White House national security adviser Michael Flynn resigned Monday night after admitting he lied about contacts with Russian ambassador Sergey Kislyak, bringing an abrupt end to a brief tenure in his position which will be temporarily filled by Gen. Keith Kellogg, who will be president Trumps interim national security adviser.
In a quite unbelievable twist during an already controversial first few weeks in charge of the White House for President Donald Trump, it has now emerged his National Security Advisor General Flynn may of been open to blackmail from Russians leaving him at a point of being an actual threat to national security of his own homeland.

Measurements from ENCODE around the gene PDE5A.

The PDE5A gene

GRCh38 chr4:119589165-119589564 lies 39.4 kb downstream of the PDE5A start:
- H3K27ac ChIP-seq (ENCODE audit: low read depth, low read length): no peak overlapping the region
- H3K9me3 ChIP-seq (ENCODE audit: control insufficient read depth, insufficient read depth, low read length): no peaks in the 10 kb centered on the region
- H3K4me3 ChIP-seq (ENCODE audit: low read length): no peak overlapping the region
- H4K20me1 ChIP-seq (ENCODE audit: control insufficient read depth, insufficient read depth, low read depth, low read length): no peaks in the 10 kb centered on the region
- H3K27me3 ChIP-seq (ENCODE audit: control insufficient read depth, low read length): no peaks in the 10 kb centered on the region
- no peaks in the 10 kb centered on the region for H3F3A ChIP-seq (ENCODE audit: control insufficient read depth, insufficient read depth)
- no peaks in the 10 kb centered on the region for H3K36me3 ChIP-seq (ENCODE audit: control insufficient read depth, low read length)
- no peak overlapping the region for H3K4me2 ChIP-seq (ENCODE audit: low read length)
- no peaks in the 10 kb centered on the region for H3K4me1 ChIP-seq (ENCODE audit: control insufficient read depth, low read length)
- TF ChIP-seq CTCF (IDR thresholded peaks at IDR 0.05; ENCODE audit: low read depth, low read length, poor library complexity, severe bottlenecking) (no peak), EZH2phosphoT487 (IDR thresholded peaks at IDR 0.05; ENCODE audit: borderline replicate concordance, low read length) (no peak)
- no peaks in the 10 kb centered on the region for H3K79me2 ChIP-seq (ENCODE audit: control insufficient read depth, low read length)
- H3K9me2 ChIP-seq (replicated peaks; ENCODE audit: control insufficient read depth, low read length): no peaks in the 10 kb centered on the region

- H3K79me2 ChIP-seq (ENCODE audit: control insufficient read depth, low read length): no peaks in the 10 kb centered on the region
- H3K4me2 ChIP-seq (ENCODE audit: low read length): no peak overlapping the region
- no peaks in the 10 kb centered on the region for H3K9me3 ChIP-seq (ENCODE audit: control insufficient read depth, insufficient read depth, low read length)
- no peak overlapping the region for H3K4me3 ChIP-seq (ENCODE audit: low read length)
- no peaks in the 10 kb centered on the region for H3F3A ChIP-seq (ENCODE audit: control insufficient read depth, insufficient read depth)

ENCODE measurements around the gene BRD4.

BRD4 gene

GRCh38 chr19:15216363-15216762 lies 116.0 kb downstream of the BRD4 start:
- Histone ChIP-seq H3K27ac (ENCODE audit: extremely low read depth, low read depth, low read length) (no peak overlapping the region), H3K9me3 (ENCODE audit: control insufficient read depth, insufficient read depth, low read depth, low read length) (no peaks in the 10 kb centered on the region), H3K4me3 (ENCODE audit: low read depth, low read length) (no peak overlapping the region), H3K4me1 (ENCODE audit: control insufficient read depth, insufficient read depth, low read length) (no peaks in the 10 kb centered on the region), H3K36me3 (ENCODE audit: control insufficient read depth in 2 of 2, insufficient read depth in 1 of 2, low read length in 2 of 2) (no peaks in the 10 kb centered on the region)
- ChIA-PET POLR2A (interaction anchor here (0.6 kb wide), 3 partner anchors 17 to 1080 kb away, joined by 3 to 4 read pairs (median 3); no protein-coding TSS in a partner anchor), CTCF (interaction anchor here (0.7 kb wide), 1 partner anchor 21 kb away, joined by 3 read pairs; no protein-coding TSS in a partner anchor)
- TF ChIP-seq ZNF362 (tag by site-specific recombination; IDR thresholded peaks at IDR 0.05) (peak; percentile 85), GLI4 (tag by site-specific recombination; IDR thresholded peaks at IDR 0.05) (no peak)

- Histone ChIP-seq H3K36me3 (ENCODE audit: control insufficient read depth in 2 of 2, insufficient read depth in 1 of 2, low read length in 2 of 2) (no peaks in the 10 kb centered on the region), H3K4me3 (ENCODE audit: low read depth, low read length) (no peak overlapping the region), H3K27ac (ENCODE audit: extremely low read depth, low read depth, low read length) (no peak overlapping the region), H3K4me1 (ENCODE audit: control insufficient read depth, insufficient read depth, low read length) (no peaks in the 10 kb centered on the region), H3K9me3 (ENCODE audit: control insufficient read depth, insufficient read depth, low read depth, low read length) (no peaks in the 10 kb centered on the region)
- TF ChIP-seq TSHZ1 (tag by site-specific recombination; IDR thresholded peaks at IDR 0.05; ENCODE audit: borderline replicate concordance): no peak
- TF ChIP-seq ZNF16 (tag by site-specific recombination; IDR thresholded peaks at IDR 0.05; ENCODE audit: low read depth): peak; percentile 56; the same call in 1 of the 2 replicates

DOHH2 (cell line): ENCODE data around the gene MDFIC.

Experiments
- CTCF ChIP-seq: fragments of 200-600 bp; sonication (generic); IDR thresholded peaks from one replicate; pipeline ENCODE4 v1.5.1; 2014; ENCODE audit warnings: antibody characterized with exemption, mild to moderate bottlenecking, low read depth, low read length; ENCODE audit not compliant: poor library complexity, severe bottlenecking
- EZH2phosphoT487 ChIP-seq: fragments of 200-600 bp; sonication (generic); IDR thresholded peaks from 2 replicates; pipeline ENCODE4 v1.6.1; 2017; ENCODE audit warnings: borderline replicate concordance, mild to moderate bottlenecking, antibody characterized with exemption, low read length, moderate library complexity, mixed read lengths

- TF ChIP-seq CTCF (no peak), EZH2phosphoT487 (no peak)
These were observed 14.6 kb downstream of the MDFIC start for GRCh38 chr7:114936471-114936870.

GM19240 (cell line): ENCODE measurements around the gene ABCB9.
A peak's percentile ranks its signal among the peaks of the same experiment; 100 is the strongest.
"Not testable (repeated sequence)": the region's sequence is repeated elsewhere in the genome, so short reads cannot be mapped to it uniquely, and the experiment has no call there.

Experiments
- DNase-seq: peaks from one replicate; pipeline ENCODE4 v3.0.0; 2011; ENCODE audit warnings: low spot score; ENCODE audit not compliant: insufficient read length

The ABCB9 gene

In a resignation letter Flynn said: “The fast pace of events” during the transition meant that he had “inadvertently briefed the Vice President Elect and others with incomplete information regarding my phone calls with the Russian Ambassador.”
Those lies have now gone on to cost Flynn his job, on Monday night, Flynn quit his role amid growing questions about whether he had misled Vice President Mike Pence, and the FBI, about his phone calls with the Russian envoy on December 29th, the day outgoing Obama administration slapped new sanctions on Moscow for its alleged interference in the 2016 presidential elections.
Flynn had denied discussing sanctions in his call with ambassador Kislyak, but US officials had said Flynn explicitly talked about the sanctions and hinted that Trump might be willing to lift them.
This type of discussion could be a violation of the Logan Act, an obscure federal law, which prohibits people outside the executive branch from making foreign policy on behalf of the US administration.